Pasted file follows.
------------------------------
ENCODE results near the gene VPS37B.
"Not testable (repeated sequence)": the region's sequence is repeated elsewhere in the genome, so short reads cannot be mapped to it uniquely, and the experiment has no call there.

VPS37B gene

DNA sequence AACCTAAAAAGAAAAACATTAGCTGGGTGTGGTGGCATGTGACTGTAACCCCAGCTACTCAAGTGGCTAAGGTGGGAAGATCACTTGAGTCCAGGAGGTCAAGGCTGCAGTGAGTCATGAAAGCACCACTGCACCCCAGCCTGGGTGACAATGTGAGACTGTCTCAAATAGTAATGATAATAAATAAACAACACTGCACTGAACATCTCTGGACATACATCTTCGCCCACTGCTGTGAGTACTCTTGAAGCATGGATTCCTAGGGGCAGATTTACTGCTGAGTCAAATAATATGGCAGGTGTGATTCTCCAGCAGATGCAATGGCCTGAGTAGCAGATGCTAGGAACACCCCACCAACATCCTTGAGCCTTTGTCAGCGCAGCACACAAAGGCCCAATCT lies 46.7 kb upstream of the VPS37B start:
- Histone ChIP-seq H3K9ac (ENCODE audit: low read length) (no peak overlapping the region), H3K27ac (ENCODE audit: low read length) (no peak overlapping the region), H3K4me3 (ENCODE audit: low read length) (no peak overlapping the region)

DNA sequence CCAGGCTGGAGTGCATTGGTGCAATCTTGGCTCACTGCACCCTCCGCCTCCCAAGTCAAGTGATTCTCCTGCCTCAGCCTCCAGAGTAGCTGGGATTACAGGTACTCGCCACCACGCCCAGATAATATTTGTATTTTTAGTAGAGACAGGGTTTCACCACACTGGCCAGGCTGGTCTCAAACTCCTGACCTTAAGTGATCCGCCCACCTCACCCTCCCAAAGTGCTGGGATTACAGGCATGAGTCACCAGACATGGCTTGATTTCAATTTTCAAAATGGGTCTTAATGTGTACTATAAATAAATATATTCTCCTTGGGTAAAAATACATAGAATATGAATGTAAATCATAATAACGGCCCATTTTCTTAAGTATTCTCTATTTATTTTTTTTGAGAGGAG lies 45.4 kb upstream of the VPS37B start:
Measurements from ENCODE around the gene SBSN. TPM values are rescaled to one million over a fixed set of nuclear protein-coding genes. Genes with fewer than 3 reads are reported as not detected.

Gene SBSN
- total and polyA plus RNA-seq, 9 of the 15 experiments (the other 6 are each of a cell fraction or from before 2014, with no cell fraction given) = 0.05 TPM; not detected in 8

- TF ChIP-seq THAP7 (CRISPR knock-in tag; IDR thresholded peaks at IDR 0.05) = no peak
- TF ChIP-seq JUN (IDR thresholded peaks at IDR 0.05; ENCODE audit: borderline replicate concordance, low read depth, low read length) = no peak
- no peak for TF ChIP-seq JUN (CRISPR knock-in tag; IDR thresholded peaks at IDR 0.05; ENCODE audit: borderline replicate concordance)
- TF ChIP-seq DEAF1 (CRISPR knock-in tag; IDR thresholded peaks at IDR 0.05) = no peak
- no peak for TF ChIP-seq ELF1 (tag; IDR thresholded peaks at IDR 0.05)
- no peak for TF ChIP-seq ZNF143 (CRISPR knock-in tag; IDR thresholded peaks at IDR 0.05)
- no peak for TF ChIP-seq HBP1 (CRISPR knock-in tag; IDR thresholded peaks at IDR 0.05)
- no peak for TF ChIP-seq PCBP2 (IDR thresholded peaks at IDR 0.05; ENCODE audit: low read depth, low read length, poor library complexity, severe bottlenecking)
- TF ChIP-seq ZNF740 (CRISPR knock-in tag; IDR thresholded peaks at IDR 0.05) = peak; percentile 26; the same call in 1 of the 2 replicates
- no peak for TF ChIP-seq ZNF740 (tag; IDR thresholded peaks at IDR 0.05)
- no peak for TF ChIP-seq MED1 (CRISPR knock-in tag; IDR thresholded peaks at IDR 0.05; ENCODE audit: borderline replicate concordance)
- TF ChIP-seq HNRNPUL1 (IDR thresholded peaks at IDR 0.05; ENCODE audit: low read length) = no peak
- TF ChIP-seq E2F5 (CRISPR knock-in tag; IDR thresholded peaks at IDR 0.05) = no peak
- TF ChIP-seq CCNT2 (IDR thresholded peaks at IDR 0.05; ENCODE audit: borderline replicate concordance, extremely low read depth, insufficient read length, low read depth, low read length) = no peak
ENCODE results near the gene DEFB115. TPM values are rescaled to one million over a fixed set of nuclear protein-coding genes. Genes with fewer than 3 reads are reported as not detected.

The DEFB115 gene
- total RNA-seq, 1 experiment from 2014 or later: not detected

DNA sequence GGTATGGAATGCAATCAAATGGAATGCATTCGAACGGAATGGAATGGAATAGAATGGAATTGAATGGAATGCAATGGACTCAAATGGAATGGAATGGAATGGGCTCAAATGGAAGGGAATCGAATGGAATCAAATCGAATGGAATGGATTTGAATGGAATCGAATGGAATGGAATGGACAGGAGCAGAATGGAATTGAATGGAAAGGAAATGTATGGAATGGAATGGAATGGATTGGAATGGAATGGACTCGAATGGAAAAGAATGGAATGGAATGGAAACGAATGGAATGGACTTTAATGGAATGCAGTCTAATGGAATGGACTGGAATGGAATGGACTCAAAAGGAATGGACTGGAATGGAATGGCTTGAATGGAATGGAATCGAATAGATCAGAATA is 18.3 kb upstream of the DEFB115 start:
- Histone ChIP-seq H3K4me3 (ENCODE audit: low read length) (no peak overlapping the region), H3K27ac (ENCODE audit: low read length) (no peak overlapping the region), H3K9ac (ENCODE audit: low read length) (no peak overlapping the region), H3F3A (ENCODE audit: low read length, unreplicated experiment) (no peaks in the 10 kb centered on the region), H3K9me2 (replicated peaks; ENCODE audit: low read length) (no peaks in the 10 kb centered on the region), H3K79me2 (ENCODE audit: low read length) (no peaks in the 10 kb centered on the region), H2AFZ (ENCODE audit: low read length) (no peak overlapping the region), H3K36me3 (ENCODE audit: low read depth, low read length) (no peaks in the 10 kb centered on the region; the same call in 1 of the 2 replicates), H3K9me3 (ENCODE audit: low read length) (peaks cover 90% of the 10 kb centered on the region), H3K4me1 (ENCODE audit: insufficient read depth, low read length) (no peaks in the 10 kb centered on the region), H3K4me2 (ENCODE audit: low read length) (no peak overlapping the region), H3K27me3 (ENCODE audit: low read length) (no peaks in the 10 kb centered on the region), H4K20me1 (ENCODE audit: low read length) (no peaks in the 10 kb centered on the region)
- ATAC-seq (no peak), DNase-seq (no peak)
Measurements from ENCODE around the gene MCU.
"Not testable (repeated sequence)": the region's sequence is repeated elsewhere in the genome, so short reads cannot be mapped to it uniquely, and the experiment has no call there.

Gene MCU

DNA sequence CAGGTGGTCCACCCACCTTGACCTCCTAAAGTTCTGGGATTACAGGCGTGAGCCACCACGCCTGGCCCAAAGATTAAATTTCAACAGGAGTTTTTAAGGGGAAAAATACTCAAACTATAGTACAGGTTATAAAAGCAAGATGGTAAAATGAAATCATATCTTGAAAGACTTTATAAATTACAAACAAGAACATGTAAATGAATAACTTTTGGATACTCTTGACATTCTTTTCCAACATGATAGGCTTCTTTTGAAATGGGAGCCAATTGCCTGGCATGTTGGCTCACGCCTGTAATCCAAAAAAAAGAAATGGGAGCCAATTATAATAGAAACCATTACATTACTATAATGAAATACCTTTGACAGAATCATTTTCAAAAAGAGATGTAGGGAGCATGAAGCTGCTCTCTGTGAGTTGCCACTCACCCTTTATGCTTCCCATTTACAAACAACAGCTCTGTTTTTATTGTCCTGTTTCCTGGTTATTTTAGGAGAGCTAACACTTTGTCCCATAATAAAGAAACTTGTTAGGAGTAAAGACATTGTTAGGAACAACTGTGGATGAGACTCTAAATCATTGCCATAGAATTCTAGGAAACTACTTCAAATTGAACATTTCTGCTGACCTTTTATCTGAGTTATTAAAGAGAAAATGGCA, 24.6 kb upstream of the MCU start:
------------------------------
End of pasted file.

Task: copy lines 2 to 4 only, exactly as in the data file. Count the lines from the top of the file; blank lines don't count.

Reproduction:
"Not testable (repeated sequence)": the region's sequence is repeated elsewhere in the genome, so short reads cannot be mapped to it uniquely, and the experiment has no call there.

VPS37B gene

DNA sequence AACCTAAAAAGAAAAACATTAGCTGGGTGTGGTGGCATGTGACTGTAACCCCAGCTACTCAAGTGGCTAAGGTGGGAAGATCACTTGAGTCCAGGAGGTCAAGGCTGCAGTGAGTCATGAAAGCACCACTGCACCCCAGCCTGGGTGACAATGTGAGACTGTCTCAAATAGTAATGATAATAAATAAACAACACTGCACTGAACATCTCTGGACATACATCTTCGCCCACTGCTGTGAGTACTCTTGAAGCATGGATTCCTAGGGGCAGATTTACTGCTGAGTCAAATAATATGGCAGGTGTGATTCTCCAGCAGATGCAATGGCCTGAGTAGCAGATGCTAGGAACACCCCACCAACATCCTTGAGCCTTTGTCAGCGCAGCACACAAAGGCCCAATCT lies 46.7 kb upstream of the VPS37B start: